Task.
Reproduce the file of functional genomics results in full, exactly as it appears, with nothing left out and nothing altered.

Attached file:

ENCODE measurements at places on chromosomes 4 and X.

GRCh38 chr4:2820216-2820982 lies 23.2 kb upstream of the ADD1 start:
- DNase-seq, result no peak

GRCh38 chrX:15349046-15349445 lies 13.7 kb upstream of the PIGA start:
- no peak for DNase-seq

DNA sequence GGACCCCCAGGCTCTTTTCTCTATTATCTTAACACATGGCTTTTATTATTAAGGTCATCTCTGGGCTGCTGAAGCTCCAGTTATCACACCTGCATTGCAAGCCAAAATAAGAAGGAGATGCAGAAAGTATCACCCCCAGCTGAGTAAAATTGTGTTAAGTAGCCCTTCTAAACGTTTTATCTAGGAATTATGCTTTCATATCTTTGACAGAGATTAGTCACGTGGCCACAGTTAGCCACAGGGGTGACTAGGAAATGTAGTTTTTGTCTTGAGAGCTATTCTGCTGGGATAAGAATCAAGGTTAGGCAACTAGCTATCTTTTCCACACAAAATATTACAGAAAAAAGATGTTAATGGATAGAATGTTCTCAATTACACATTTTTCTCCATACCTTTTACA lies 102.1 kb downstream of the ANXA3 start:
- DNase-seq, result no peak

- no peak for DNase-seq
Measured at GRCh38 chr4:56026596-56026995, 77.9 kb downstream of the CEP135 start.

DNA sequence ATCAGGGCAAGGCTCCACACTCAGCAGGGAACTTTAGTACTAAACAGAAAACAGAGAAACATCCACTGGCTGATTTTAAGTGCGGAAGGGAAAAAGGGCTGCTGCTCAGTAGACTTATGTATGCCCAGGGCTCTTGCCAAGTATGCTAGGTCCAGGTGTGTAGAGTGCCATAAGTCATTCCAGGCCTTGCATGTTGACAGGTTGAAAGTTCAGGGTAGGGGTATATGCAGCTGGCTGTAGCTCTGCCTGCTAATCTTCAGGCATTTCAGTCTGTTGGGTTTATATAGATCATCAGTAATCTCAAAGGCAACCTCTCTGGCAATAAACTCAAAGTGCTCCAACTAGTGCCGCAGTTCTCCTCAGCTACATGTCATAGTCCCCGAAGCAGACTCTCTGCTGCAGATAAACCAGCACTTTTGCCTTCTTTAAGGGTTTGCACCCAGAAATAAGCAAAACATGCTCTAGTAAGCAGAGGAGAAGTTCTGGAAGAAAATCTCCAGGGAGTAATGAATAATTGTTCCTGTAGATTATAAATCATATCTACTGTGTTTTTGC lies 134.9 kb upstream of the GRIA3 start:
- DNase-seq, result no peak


ENCODE measurements at places on chromosomes 4 and X.

GRCh38 chr4:2820216-2820982 lies 23.2 kb upstream of the ADD1 start:
- DNase-seq, result no peak

GRCh38 chrX:15349046-15349445 lies 13.7 kb upstream of the PIGA start:
- no peak for DNase-seq

DNA sequence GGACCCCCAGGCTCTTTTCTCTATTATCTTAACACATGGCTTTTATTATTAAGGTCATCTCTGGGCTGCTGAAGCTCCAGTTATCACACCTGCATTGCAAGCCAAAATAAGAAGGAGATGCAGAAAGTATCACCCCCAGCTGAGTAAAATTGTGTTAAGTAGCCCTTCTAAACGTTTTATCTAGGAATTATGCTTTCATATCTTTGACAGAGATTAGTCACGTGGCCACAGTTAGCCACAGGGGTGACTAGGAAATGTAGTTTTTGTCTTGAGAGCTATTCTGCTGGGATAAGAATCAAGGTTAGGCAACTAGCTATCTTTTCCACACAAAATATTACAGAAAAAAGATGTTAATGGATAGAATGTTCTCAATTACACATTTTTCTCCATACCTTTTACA lies 102.1 kb downstream of the ANXA3 start:
- DNase-seq, result no peak

- no peak for DNase-seq
Measured at GRCh38 chr4:56026596-56026995, 77.9 kb downstream of the CEP135 start.

DNA sequence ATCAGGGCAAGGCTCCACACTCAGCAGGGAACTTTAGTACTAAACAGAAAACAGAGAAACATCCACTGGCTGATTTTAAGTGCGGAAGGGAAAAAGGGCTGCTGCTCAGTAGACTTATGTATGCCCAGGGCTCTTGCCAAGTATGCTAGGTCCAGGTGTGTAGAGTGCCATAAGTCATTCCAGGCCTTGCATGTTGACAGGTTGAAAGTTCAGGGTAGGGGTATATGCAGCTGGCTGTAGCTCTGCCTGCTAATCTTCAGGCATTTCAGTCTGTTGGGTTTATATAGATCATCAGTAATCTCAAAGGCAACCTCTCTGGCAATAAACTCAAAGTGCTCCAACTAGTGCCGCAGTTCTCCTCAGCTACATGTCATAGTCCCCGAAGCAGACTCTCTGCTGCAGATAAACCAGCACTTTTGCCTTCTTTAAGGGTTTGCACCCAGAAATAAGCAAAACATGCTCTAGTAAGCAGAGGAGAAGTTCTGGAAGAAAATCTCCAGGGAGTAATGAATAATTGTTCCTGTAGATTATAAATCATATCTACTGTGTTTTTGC lies 134.9 kb upstream of the GRIA3 start:
- DNase-seq, result no peak